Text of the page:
On this day: Captain James Cook sets sail

By Julian Swallow 7 November 2013
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Almost 250 years ago, Captain James Cook sailed on the voyage where he discovered Australia.

ON 26 AUGUST 1768, The HMB Endeavour set sail from England’s Plymouth Harbour, under the command of Captain James Cook, an accomplished astronomer, navigator and surveyor. The ship’s company of 94 men were instructed to make for Tahiti, where they would observe and record the transit of Venus across the face of the Sun.

However, Cook also carried instructions from the Admiralty ordering him to explore the Southern Ocean in search of Terra Australis incognita – the unknown southern land.

Cook was born in north-east England in 1728, and entered the merchant navy in his late teens, where he worked on ships along the English coast and the Baltic Sea. In 1755, he joined the navy, seeing action in Canada and surveying the St Lawrence River, which resulted in the British capture of Quebec.

Captain James Cook

After the war, Cook’s skills were put on further display when he mapped the coast of the Canadian island of Newfoundland. Under commission from the Royal Society, the Endeavour entered the South Pacific via Cape Horn, reaching Tahiti in April 1769 where the crew observed the transit of Venus on 3 June.

Cook’s instructions next took him south, where he was to determine the existence of a southern continent. The Endeavour circumnavigated and mapped New Zealand before travelling west, where on 19 April 1770 Cook spotted and claimed the east coast of Australia for the Crown. He named it New South Wales.

On 22 April he made his first recorded direct observation of Aboriginal Australians, writing in his journal that they “were so near the Shore as to distinguish several people upon the Sea beach they appear’d to be of a very dark or black Colour but whether this was the real colour of their skins or the clothes they might have on I know not.”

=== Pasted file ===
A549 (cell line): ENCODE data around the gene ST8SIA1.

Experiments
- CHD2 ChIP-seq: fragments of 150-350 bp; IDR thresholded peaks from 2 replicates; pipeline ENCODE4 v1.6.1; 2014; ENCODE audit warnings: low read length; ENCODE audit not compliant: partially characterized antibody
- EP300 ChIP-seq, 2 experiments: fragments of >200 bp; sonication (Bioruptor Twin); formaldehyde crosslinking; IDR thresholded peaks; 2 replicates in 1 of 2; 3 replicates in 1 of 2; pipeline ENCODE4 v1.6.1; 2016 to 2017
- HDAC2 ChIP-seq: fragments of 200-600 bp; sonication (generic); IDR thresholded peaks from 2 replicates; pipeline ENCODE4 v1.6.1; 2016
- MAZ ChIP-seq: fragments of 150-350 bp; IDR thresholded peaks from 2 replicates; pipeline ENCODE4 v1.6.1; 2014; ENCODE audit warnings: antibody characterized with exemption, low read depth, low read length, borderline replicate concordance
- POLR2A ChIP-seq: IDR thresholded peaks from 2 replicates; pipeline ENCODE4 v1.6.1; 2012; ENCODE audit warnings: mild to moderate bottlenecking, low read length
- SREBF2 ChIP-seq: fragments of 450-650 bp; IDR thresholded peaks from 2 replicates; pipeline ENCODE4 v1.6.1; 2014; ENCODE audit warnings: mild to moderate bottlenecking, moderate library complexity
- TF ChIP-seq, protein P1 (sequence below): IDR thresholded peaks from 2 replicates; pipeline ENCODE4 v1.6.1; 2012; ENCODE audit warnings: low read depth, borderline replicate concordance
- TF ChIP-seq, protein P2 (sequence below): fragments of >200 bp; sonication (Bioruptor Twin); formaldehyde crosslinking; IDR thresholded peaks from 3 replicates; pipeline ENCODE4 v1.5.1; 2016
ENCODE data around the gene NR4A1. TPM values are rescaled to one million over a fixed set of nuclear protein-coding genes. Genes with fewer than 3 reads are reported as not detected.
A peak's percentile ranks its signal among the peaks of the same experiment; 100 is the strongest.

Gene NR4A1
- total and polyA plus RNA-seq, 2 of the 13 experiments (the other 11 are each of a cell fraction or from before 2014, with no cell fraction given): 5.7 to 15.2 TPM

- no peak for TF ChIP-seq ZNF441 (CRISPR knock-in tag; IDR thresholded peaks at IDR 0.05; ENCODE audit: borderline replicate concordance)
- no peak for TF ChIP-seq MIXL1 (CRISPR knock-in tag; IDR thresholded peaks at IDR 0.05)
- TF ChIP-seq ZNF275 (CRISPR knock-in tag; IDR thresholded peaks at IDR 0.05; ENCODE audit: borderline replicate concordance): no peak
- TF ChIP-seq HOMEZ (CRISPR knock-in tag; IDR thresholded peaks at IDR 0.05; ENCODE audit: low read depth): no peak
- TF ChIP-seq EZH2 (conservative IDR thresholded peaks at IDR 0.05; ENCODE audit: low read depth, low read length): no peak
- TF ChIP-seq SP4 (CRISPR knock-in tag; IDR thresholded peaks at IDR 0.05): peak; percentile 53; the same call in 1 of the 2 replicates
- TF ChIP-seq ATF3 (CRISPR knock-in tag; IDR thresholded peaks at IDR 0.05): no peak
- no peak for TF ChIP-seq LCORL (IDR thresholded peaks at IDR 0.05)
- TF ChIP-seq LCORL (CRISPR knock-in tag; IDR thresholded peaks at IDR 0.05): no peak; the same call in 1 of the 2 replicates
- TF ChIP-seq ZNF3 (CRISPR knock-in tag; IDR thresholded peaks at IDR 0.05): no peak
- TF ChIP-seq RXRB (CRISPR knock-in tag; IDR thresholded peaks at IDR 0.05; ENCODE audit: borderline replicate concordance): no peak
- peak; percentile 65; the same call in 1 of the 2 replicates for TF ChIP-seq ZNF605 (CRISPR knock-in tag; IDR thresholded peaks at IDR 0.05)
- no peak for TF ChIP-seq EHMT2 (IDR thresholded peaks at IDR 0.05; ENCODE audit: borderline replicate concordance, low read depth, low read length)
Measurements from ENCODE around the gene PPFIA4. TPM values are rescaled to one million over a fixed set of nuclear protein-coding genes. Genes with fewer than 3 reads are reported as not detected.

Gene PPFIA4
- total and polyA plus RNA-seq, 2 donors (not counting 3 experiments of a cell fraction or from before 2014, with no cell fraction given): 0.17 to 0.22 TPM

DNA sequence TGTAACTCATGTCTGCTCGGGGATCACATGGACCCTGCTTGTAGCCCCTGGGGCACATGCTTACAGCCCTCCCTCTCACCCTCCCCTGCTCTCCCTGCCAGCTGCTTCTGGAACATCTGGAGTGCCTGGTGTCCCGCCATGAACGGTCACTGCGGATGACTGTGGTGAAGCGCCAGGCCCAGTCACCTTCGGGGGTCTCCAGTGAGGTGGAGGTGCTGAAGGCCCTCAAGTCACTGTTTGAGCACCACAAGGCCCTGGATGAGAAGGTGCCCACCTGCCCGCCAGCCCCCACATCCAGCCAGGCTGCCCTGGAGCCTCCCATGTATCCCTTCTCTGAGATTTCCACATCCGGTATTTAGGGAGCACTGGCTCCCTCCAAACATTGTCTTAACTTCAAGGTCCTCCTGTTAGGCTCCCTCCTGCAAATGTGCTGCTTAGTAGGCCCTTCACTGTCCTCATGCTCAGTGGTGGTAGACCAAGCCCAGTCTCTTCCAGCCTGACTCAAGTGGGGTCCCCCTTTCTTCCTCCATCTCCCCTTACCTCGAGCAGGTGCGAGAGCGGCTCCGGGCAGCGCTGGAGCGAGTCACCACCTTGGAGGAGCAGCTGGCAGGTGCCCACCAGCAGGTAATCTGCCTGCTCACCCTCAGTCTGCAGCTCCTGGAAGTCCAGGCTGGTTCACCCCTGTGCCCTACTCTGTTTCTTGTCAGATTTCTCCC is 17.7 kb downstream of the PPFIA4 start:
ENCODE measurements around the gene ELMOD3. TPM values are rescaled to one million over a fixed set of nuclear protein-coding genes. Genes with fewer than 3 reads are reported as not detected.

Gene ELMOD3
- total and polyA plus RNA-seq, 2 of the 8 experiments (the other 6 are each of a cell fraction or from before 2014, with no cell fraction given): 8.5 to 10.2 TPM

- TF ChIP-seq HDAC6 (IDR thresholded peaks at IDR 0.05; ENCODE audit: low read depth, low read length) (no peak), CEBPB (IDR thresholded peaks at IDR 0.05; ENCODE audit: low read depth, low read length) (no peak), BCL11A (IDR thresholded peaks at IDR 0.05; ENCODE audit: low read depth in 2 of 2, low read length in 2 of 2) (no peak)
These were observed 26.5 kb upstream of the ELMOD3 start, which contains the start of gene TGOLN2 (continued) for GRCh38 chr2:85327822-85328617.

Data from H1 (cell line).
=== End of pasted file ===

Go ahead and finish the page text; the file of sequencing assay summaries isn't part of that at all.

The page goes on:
Sir Joseph Banks

The Endeavour followed the coastline northward, making landfall on 29 April in Botany Bay, which received its name after the expedition’s naturalist, Sir Joseph Banks, collected a range of plants. 

Continuing north, the Endeavour charted a dangerous course through the Great Barrier Reef, where on 11 June it ran aground, leading the crew to throw guns and provisions overboard in an attempt to pull it off the reef. The Endeavour eventually limped to shore, where she underwent repairs in the Endeavour River, putting the expedition back seven weeks.

Cook rounded Cape York in August 1770 before making for Batavia, the capital of the Dutch East Indies. The Endeavour and its crew finally reached England on 13 July 1771, having been away for almost three years.

Cook undertook two further voyages in 1772-75 and 1776-79, circumnavigating the globe and mapping much of the Pacific. It was while exploring the Hawaiian archipelago in February 1779 that Cook was killed by locals during a disagreement stemming from the theft of a small boat.

Australian history

Cook’s first voyage succeeded in charting over 8000km of coastline throughout Australia, New Zealand and the Pacific. While some of these territories were already known to Europeans, the accuracy and extent of his maps were impressive for the time, according to Dr David Andrew Roberts of the University of New England.

David says Cook was “part of a great age of exploration…who became a national hero,” but “there has been a tendency to overplay his role in the establishment of Australia.”

“Like all explorers,” says David, “perhaps his greatest legacy is more symbolic than tangible.”